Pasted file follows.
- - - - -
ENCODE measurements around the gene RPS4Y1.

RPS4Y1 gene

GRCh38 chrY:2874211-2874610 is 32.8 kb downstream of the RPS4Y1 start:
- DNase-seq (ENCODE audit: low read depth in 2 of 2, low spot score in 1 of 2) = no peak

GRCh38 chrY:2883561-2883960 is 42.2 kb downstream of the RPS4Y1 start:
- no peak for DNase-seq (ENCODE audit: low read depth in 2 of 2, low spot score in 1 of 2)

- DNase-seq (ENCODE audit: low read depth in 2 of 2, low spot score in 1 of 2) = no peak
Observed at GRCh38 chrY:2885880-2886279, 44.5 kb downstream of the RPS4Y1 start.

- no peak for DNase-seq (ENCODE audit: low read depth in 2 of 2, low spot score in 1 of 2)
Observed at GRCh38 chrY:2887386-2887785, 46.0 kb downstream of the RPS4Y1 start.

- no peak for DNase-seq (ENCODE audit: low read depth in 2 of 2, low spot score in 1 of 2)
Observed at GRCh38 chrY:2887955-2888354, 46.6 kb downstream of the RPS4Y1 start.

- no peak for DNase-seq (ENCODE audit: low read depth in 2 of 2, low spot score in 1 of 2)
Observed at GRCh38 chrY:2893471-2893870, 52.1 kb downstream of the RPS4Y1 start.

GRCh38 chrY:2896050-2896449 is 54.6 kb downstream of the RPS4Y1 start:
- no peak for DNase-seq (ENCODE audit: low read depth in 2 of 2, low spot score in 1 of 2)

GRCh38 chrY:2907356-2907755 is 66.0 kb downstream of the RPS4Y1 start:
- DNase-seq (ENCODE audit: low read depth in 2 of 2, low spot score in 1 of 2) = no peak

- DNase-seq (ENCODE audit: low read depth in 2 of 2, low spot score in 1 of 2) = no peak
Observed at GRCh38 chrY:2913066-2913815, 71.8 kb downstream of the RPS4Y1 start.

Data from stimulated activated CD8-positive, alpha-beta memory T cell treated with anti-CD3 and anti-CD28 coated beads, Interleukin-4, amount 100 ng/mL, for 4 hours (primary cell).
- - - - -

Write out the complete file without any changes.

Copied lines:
ENCODE measurements around the gene RPS4Y1.

RPS4Y1 gene

GRCh38 chrY:2874211-2874610 is 32.8 kb downstream of the RPS4Y1 start:
- DNase-seq (ENCODE audit: low read depth in 2 of 2, low spot score in 1 of 2) = no peak

GRCh38 chrY:2883561-2883960 is 42.2 kb downstream of the RPS4Y1 start:
- no peak for DNase-seq (ENCODE audit: low read depth in 2 of 2, low spot score in 1 of 2)

- DNase-seq (ENCODE audit: low read depth in 2 of 2, low spot score in 1 of 2) = no peak
Observed at GRCh38 chrY:2885880-2886279, 44.5 kb downstream of the RPS4Y1 start.

- no peak for DNase-seq (ENCODE audit: low read depth in 2 of 2, low spot score in 1 of 2)
Observed at GRCh38 chrY:2887386-2887785, 46.0 kb downstream of the RPS4Y1 start.

- no peak for DNase-seq (ENCODE audit: low read depth in 2 of 2, low spot score in 1 of 2)
Observed at GRCh38 chrY:2887955-2888354, 46.6 kb downstream of the RPS4Y1 start.

- no peak for DNase-seq (ENCODE audit: low read depth in 2 of 2, low spot score in 1 of 2)
Observed at GRCh38 chrY:2893471-2893870, 52.1 kb downstream of the RPS4Y1 start.

GRCh38 chrY:2896050-2896449 is 54.6 kb downstream of the RPS4Y1 start:
- no peak for DNase-seq (ENCODE audit: low read depth in 2 of 2, low spot score in 1 of 2)

GRCh38 chrY:2907356-2907755 is 66.0 kb downstream of the RPS4Y1 start:
- DNase-seq (ENCODE audit: low read depth in 2 of 2, low spot score in 1 of 2) = no peak

- DNase-seq (ENCODE audit: low read depth in 2 of 2, low spot score in 1 of 2) = no peak
Observed at GRCh38 chrY:2913066-2913815, 71.8 kb downstream of the RPS4Y1 start.

Data from stimulated activated CD8-positive, alpha-beta memory T cell treated with anti-CD3 and anti-CD28 coated beads, Interleukin-4, amount 100 ng/mL, for 4 hours (primary cell).